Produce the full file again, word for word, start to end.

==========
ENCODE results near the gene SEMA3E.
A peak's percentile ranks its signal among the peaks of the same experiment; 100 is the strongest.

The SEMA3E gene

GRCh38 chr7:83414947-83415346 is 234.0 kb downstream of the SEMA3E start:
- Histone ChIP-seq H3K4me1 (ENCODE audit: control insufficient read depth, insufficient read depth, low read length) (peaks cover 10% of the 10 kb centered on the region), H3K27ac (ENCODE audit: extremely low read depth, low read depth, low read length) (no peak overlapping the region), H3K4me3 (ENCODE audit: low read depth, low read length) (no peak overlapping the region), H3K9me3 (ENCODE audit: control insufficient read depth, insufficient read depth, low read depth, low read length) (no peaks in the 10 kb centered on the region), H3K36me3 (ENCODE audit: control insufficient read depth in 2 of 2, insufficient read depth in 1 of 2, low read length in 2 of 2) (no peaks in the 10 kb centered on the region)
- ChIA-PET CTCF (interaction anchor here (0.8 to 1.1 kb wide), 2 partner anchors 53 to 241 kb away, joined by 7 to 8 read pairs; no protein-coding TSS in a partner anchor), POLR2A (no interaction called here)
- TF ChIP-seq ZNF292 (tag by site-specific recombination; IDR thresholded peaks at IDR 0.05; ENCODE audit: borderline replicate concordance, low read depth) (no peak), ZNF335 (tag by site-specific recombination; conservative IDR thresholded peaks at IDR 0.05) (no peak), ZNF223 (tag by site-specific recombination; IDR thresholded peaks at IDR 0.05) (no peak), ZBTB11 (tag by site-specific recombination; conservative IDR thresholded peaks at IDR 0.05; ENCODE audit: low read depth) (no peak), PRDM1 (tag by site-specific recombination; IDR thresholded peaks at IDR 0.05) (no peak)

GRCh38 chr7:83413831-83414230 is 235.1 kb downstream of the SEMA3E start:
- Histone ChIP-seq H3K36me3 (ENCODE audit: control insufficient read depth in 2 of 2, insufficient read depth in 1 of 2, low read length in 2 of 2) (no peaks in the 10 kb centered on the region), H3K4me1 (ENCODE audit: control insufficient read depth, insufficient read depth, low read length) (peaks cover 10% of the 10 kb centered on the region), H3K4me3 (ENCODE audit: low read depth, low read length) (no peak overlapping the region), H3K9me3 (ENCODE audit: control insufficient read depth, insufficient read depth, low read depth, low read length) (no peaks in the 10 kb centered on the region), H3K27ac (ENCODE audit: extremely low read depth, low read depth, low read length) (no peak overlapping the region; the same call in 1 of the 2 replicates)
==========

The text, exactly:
ENCODE results near the gene SEMA3E.
A peak's percentile ranks its signal among the peaks of the same experiment; 100 is the strongest.

The SEMA3E gene

GRCh38 chr7:83414947-83415346 is 234.0 kb downstream of the SEMA3E start:
- Histone ChIP-seq H3K4me1 (ENCODE audit: control insufficient read depth, insufficient read depth, low read length) (peaks cover 10% of the 10 kb centered on the region), H3K27ac (ENCODE audit: extremely low read depth, low read depth, low read length) (no peak overlapping the region), H3K4me3 (ENCODE audit: low read depth, low read length) (no peak overlapping the region), H3K9me3 (ENCODE audit: control insufficient read depth, insufficient read depth, low read depth, low read length) (no peaks in the 10 kb centered on the region), H3K36me3 (ENCODE audit: control insufficient read depth in 2 of 2, insufficient read depth in 1 of 2, low read length in 2 of 2) (no peaks in the 10 kb centered on the region)
- ChIA-PET CTCF (interaction anchor here (0.8 to 1.1 kb wide), 2 partner anchors 53 to 241 kb away, joined by 7 to 8 read pairs; no protein-coding TSS in a partner anchor), POLR2A (no interaction called here)
- TF ChIP-seq ZNF292 (tag by site-specific recombination; IDR thresholded peaks at IDR 0.05; ENCODE audit: borderline replicate concordance, low read depth) (no peak), ZNF335 (tag by site-specific recombination; conservative IDR thresholded peaks at IDR 0.05) (no peak), ZNF223 (tag by site-specific recombination; IDR thresholded peaks at IDR 0.05) (no peak), ZBTB11 (tag by site-specific recombination; conservative IDR thresholded peaks at IDR 0.05; ENCODE audit: low read depth) (no peak), PRDM1 (tag by site-specific recombination; IDR thresholded peaks at IDR 0.05) (no peak)

GRCh38 chr7:83413831-83414230 is 235.1 kb downstream of the SEMA3E start:
- Histone ChIP-seq H3K36me3 (ENCODE audit: control insufficient read depth in 2 of 2, insufficient read depth in 1 of 2, low read length in 2 of 2) (no peaks in the 10 kb centered on the region), H3K4me1 (ENCODE audit: control insufficient read depth, insufficient read depth, low read length) (peaks cover 10% of the 10 kb centered on the region), H3K4me3 (ENCODE audit: low read depth, low read length) (no peak overlapping the region), H3K9me3 (ENCODE audit: control insufficient read depth, insufficient read depth, low read depth, low read length) (no peaks in the 10 kb centered on the region), H3K27ac (ENCODE audit: extremely low read depth, low read depth, low read length) (no peak overlapping the region; the same call in 1 of the 2 replicates)